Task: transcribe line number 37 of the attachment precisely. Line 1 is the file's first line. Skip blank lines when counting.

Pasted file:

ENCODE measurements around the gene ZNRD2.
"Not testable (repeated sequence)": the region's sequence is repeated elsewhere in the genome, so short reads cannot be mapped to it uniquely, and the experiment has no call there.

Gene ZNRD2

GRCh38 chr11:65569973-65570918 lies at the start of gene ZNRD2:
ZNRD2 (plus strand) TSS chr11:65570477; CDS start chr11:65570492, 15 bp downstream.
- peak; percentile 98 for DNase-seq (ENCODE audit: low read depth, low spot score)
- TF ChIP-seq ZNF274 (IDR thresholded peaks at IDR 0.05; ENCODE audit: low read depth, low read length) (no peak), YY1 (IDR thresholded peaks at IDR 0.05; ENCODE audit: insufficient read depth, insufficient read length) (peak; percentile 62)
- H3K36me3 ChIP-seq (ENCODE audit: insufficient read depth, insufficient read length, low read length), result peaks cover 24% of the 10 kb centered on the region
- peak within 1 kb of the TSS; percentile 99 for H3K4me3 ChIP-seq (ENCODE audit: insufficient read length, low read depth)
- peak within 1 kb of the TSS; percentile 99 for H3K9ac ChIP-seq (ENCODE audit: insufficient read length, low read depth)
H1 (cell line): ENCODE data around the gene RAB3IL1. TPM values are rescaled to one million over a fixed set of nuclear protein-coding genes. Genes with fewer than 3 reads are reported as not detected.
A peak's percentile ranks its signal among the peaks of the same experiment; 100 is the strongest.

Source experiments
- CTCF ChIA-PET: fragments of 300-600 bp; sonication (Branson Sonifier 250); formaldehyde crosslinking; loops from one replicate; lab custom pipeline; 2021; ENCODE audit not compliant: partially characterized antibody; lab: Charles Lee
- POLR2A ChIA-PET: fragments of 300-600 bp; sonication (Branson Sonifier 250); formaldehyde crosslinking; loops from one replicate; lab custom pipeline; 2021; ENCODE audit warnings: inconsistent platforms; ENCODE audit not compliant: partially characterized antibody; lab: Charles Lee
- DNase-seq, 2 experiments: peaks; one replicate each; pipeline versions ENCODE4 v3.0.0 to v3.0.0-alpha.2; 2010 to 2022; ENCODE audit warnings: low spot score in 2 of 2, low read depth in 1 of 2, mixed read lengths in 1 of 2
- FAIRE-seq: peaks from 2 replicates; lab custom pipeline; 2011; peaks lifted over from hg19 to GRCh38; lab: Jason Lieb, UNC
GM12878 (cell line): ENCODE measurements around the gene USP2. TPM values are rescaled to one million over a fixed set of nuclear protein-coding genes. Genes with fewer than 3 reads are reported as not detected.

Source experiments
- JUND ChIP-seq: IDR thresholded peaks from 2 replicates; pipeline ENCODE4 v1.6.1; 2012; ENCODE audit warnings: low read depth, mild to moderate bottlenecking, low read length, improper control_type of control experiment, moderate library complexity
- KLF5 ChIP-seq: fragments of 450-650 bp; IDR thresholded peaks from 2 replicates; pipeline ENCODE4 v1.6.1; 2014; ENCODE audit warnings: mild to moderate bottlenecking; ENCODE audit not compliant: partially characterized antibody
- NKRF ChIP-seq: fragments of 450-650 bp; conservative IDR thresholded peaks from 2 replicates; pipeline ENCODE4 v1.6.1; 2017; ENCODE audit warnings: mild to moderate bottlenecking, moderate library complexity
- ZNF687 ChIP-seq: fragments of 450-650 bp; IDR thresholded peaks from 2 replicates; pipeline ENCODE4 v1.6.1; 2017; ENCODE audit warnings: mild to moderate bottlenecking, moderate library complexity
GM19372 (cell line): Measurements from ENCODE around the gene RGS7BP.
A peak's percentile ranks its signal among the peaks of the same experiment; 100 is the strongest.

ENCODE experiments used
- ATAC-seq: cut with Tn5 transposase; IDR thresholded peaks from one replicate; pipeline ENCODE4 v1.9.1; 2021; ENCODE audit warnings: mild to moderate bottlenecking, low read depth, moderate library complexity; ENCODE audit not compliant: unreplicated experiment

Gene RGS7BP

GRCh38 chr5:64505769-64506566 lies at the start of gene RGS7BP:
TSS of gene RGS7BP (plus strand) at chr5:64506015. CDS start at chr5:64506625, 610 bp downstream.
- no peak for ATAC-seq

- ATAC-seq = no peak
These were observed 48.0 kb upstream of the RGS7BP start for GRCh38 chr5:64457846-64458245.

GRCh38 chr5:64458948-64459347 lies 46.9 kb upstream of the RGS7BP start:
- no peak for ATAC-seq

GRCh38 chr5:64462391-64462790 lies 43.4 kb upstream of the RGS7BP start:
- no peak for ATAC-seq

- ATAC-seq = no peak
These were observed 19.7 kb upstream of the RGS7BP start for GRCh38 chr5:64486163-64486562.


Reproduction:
- no peak for ATAC-seq